Technical | 45 Ducato cabs come with a cut-out back wall and roof (covered during transport) that allows for easy mating to a motorhome body. Production Engineer Craig Greenaway is the go-to guy when it comes to AL-KO’s motorhome chassis. overall chassis weight, leading to significantly increased payload. Due of its design the AMC chassis is best suited to front-wheel drive (FWD) vehicles – hence the Fiat association. AL-KO works with most, if not all, FWD light truck manufactures in Europe. It also works with Mercedes-Benz to produce a special rear-wheel drive chassis for the Sprinter, on a production line loop integrated into the main Sprinter assembly line. Unfortunately, the product is only available in Germany. Since 2006 Fiat’s Ducato has accounted for 86% of new motorhome sales in Europe and for some years has been the top-selling motorhome base vehicle in Australia. Early on, Fiat pitched the Ducato at the European motorhome market by developing its ‘softer side’. Into what started out as a basic light commercial delivery van they designed driver and passenger appeal, as well as motorhome manufacturer appeal. Features like factory-standard swivel seats, a door-side handbrake and detailing down to the passage of wiring through the chassis make it particularly motorhome friendly. These things, combined with aggressive pricing, gives the Ducato a market share other manufacturers can only dream of. Of course, Fiat imports its own cab-chassis version of the Fiat Ducato – called the standard chassis – and in recent years has started manufacturing its own Special Chassis version that's lower and lighter, to compete with the ALKO product. However, Fiat also recognises the strong and unique flexibility of the AMC system and produces equally unique Ducato cabs specifically for the conversion.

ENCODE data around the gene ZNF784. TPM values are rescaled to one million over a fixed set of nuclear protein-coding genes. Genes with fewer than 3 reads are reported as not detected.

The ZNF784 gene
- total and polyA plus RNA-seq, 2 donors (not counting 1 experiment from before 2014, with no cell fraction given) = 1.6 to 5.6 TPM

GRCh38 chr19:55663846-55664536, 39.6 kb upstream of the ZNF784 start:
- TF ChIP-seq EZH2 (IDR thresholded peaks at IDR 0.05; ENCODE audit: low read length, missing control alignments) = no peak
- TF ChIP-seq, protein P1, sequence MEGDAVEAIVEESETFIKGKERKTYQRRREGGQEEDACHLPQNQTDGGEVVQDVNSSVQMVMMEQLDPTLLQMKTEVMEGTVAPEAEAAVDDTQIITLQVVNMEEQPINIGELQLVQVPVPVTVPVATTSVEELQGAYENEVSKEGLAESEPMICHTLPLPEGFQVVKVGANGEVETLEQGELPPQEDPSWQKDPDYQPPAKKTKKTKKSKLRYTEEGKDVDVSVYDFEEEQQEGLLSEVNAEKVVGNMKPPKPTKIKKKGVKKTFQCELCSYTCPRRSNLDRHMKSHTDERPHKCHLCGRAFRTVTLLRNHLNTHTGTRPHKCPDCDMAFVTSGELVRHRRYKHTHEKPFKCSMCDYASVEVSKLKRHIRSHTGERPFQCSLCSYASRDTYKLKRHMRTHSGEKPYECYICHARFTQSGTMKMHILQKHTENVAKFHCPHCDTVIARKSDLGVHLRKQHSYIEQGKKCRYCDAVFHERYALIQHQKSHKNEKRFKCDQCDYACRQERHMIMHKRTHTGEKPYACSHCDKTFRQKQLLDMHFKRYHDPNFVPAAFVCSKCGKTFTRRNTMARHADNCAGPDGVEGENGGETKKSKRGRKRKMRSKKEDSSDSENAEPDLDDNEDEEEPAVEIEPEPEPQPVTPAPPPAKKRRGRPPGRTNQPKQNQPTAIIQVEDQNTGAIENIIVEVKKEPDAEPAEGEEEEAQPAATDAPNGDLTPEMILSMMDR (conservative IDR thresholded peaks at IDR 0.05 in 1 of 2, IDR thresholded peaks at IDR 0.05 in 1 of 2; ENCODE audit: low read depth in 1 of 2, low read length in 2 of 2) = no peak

46 | Technical AL-How?
he original AL-KO conversion was pretty basic. Initially, the company would receive a standard Fiat Ducato cab-chassis and simply hacksaw through the chassis at the back of the cab. They would then fit what’s become known as a chassis conversion bracket and restore corrosion protection to the modified areas to as-new standards. Any desired parts were retained, but the bulk of the factory chassis was scrapped.
Top: Chassis components from AL-KO’s German head office arrive hot-dip galvanised and ready for local assembly. Bottom: The Ducato cabs are bolted together using AL-KO’s own chassis conversion brackets, which Fiat purchases and installs at the factory.
These days, things couldn't be more different. Fiat purchases AL-KO’s chassis conversion brackets and builds them into the cab of specially ordered vehicles, on the production line. The cabs are manufactured without a rear wall or full roof, allowing seamless integration into a motorhome body structure. Two of these special Ducato cabs are then bolted backto-back and delivered to AL-KO’s Australian factory like bodiless push-me pull-yous, where they await separation and chassis installation. It's strange sight to behold – a lineup of double ended Ducato cabs that can be driven in either direction! Chassis components are manufactured at AL-KO’s main German factory and shipped to Australia for final assembly. This provides quality continuity in terms of raw materials and manufacturing process, plus economies of scale simply unattainable in our small market. The chassis is made from high tensile steel 2.5 mm thick and the main rails use a C-section profile. They are also slightly taller that the standard Fiat chassis rails. All components are hot-dip galvanised in Germany and ALKO’s Technical & Manufacturing Manager, Rob Funder, said the quality of the job is beyond reproach. “We had some smaller items galvanised locally and the finish was disappointing. When I spoke to the supplier he said, ‘That’s just